It is here that the developents in Israel and Argentina immediately come to mind in the developments surrounding farmed macroalgae in shallow lagoons of salt/brackish/polluted water where carbon dioxide is pumped in to the algal material to enhance growth. Such sytems as developed hear have already shown that with selective breeding of hybrid sea-weeds they can produce yields of biomass which when harvested on a cycle of 3 to 8 weeks can be expected to produce yields of ethanol that are 25 times the quantity produced from sugar cane per hectare of land (with a projection within 15 years of 40 times!) Importantly though these systems can be built to grow the sea weeds from the spent carbon dioxide dischrged in the exhaust gases from power stations and industry for a fraction of the proposition for CCS (Carbon Capture and Storage) systems proposed within the EU!
    So in thinking this through from the current article can we find enough material biomass to make the quantity of biofuels needed and can it be done economically? Contrary to the tenets of the article I believe that it can and for the following reasons.
    Firstly there is a need for the biofuels. Whilst there is all the rhettoric about electrically-driven and hydrogen cars becoming available in what the industry suggests are “large numbers.” Producing 70 million hydrogen cars by 2050 (the experts prediction) whilst reasonable would be but a mere 3.5% of the projected number of personalised cars (and small vans) on the road at that time! For electrically-driven vehicles the potential for say an equal number of say 70 million vehicles would equally fail the needs. Frankly even with say just 1,500 million cars on the roads by that time (Worl-Wide) we would still need biofuels.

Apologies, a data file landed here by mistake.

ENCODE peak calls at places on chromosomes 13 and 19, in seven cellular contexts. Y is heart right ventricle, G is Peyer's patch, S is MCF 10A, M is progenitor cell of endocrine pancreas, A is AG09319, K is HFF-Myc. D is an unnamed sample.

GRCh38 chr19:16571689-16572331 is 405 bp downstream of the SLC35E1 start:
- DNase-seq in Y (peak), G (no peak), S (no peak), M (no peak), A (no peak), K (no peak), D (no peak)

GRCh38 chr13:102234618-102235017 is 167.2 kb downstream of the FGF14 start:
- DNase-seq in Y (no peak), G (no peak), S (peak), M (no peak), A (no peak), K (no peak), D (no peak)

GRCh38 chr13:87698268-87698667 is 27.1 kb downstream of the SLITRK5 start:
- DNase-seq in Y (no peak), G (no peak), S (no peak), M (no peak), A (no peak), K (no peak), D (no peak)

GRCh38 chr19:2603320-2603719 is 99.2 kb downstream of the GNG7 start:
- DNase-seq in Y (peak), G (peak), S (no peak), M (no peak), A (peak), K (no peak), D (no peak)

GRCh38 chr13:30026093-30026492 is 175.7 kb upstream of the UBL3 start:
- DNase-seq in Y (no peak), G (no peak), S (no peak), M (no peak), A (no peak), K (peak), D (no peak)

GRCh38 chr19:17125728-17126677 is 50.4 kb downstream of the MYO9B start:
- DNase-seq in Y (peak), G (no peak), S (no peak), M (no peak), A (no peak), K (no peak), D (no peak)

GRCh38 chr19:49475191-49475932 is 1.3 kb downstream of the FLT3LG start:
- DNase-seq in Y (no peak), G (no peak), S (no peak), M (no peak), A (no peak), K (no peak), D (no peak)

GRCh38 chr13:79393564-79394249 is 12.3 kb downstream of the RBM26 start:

Sceondly there are plentiful sources of biomass available that could be developed to source the biofuels. We talk of it arising from Municipal Solid Waste, Agriculture and Farming, Food and Drinks production, and from Industry and Commerce as a major source. In the EU that would almost certainly produce the best part of 40% of the need. Then there are the macroalgae sources which were discussed earlier.
    Thirdly there is the cost issue. Making the biofuels from generic biomass is not at all complicated. Let’s be serious about it in the 1820s it was fully understood that lignocellulose could be refracted to cellulose and hemicellulose fairly easily without the need for complex “genetically modified organisms” or “super-enzymes” and it became an industry in the late 19th and 20th centuries. This acid hydrolysis system still works, and with simple additions to make it continuous now produces far better results than have ever been anticipated.